The genome of Fusarium oxysporum (Fo) consists of a set of eleven 'core' chromosomes, shared by most strains and responsible for housekeeping, and one or several accessory chromosomes. We sequenced a strain of Fo f.sp. radicis-cucumerinum (Forc) using PacBio SMRT sequencing. All but one of the core chromosomes were assembled into single contigs, and a chromosome that shows all the hallmarks of a pathogenicity chromosome comprised two contigs. A central part of this chromosome contains all identified candidate effector genes, including homologs of SIX6, SIX9, SIX11 and SIX 13. We show that SIX6 contributes to virulence of Forc. Through horizontal chromosome transfer (HCT) to a non-pathogenic strain, we also show that the accessory chromosome containing the SIX gene homologs is indeed a pathogenicity chromosome for cucurbit infection. Conversely, complete loss of virulence was observed in Forc016 strains that lost this chromosome. We conclude that also a non-wilt-inducing Fo pathogen relies on effector proteins for successful infection and that the Forc pathogenicity chromosome contains all the information necessary for causing root rot of cucurbits. Three out of nine HCT strains investigated have undergone large-scale chromosome alterations, reflecting the remarkable plasticity of Fo genomes.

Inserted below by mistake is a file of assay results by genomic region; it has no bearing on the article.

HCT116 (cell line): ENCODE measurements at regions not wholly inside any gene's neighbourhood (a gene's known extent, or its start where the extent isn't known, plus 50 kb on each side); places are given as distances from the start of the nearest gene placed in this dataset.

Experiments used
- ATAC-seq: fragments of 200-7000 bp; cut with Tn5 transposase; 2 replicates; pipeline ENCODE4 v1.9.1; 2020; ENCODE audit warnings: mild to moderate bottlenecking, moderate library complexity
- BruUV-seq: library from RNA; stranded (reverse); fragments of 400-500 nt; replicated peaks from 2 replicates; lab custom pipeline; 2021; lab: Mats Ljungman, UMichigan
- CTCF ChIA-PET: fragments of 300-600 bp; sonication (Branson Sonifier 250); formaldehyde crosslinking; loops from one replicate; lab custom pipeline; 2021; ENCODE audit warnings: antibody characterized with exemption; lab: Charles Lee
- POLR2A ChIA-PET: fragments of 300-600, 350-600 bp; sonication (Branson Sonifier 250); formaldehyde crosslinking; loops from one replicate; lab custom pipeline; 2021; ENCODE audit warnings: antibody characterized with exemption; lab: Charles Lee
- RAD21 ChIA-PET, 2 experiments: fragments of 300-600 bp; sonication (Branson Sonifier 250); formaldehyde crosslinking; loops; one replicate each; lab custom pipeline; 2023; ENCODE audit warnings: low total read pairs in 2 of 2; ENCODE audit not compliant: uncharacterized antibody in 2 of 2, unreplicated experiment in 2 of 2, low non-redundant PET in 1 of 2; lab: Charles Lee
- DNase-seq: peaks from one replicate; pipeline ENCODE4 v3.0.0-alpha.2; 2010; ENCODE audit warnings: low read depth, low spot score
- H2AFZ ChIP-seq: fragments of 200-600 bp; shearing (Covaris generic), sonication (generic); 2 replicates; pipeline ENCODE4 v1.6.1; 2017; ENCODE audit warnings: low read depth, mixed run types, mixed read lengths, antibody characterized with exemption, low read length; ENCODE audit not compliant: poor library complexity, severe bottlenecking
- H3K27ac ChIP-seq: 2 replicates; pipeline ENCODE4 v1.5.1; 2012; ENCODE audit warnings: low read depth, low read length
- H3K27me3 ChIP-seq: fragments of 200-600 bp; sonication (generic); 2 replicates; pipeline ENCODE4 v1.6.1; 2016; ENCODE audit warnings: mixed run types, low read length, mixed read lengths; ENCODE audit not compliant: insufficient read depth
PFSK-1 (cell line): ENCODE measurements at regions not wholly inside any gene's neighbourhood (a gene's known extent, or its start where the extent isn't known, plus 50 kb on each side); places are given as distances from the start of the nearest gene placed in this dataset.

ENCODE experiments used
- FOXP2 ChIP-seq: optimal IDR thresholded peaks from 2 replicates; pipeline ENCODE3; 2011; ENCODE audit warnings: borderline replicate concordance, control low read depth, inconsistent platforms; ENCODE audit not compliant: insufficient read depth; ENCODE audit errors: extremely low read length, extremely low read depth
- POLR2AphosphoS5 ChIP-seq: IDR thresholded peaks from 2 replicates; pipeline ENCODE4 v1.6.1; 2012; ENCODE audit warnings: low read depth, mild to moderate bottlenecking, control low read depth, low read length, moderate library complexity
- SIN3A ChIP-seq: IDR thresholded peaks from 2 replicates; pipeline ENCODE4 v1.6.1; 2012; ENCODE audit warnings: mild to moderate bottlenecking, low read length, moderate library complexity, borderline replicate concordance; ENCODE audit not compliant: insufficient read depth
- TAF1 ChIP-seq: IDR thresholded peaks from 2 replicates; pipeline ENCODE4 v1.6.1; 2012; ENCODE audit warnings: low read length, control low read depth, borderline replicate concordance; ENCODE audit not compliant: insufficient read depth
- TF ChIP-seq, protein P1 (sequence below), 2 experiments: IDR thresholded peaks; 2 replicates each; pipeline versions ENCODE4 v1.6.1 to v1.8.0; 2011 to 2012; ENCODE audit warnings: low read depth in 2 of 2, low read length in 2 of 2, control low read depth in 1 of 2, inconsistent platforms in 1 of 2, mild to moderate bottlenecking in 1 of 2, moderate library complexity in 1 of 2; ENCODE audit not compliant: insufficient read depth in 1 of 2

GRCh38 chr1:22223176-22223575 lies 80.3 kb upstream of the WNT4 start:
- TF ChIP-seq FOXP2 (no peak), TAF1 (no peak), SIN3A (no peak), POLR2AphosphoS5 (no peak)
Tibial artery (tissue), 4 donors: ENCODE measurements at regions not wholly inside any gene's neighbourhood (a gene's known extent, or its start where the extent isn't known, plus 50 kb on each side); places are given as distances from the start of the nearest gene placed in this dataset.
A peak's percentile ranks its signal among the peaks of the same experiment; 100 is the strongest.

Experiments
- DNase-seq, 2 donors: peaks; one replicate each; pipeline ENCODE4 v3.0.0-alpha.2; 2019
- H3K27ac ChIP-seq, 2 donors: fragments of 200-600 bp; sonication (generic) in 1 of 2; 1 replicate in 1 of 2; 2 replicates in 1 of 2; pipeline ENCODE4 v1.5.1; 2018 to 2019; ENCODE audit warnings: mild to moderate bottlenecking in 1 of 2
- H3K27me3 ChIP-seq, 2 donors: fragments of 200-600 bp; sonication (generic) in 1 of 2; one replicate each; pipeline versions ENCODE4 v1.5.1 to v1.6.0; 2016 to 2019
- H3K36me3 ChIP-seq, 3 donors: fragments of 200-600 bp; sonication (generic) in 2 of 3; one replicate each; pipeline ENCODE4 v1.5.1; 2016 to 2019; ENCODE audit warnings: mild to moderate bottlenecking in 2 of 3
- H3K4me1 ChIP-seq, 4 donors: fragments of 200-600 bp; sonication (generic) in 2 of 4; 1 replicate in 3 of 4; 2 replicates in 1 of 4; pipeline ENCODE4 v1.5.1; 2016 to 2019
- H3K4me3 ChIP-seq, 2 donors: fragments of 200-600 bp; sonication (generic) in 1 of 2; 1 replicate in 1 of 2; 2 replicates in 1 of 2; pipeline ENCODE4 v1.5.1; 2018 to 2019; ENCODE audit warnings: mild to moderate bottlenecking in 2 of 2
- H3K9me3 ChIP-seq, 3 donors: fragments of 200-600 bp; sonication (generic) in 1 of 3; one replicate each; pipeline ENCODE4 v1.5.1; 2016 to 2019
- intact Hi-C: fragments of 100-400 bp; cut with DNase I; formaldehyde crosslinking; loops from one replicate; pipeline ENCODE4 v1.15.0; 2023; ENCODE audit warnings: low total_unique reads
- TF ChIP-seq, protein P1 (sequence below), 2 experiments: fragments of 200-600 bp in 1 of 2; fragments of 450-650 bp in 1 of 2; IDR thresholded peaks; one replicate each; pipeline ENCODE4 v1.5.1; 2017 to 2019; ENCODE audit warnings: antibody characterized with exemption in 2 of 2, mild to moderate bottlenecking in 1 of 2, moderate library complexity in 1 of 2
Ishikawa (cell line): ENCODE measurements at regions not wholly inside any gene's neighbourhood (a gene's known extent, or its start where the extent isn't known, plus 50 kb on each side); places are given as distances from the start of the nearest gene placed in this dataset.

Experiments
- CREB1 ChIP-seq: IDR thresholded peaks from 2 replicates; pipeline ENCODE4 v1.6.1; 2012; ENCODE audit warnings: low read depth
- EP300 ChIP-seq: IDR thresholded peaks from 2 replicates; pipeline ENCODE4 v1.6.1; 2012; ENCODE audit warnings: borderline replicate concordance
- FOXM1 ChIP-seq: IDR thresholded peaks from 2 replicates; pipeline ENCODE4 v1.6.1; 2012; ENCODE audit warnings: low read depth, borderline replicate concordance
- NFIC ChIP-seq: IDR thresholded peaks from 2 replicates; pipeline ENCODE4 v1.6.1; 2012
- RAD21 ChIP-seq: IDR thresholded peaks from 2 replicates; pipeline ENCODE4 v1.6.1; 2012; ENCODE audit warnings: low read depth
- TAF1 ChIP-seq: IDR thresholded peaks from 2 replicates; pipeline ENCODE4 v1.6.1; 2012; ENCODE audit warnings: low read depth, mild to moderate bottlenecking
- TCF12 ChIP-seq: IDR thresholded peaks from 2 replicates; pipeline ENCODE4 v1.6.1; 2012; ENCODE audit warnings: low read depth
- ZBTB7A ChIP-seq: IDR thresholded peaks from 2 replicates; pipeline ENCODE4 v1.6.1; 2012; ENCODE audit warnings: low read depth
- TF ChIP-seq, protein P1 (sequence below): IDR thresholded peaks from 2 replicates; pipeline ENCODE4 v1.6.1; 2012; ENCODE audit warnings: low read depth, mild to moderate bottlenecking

- Fungal pathogenesis